Is there a Washing Machine Available??

I organised an event this week for representatives of Scotland’s Colleges, Higher Education IT Directors Scotland (HEIDS) and the Scottish Confederation of University and Research Libraries on the subject of developing mobile “apps”. We had a good turnout – about 50 people from across the sectors. The main idea of the event was to hear from some real world examples how some institutions had approached the development of mobile services, and to see how we might share ideas, expertise, or effort as more institutions start to create their own mobile services. It seems that a number of institutions have made a good start in developing mobile services, whilst others (the majority I would say) are either on the starting blocks or planning their way to the starting blocks.

We had great presentations – they are all online, have a look at them for more detail. The presentations were from Edinburgh’s Telford College, the University of Edinburgh, and Stirling University, followed by some breakout sessions to figure out where we might collaborate in future.

Most institutions felt that enhancing the student experience and the online learning environment were their priorities. They want to avoid the trap of just putting online information that is already on the web. The experience of those who have developed apps is that students are looking for quick access, bite size, time / location sensitive information and services well suited to mobile access situations.

Location based information is popular, so maps figure a lot. One of the most popular services seems to be information on where the nearest available PC is – ironic as we look to mobile technology to displace PC’s for some uses! Edinburgh University have tall buildings, so they are looking to future devices to have altitude sensors as well as traditional location indicators. Don’t laugh – where you have tall library buildings this is a real issue.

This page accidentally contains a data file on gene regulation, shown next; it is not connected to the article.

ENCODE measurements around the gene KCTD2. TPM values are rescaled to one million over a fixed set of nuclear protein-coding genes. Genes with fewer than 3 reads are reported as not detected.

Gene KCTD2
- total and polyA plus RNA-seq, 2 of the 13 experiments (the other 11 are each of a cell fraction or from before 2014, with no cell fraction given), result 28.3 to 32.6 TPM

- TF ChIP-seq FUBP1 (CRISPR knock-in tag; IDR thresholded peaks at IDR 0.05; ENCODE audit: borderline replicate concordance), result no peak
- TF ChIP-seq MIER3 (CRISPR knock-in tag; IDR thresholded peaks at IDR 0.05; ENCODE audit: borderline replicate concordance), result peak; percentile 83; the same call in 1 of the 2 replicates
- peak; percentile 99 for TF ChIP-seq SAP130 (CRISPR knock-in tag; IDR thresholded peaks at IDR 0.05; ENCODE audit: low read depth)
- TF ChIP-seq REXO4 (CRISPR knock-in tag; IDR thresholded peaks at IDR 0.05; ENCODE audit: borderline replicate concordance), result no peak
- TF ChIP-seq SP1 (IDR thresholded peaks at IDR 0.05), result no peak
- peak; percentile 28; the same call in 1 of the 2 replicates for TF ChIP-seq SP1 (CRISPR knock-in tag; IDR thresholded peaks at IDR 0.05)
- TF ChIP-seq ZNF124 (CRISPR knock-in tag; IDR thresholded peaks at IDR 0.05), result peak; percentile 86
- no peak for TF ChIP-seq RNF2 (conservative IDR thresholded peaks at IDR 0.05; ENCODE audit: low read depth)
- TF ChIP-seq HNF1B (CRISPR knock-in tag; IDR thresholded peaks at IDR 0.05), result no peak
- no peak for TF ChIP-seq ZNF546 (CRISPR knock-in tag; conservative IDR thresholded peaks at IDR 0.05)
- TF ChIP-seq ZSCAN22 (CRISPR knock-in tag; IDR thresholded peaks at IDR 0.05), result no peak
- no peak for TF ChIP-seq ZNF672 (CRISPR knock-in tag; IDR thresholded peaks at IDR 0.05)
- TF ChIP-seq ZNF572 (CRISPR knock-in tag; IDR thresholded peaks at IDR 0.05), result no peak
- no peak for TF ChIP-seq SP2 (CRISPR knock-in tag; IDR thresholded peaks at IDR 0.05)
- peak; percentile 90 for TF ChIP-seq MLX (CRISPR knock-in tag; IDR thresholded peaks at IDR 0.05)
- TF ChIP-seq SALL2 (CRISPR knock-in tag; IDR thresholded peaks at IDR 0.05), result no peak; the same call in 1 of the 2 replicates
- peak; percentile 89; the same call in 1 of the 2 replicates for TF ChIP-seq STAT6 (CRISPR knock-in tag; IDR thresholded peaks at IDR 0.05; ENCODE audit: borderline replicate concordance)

One of the tricks is to think about how services that we might not have imagined with traditional technologies. Students at Lancaster University halls of residence were frustrated because half the time when they went to the laundrette all the machines were in use. So, as part of their mobile app development the University hooked up sensors on washers and dryers to their network and published availability on their app. The students love it!

Extending the online learning environment also featured strongly. Access to learning materials, and also the ability to look up library catalogues, check availability, reserve and book online.

Some institutions are looking at exploiting other features of mobile technology, including their potential uses for cash payments and to act as an ID card for attendance monitoring. Attendance monitoring is a real challenge for many institutions. With automated card-based systems, students might be tempted to give their card to a friend so that the friend can swipe them in and it looks as if they have attended the class. However, when asked if they would part with their mobile phone for this devious purpose – no way!

At the end of the event, we agreed a number of ways in which it should be possible for institutions to collaborate – more on this in a future blog as things start to take shape.

Andy McCreath

 

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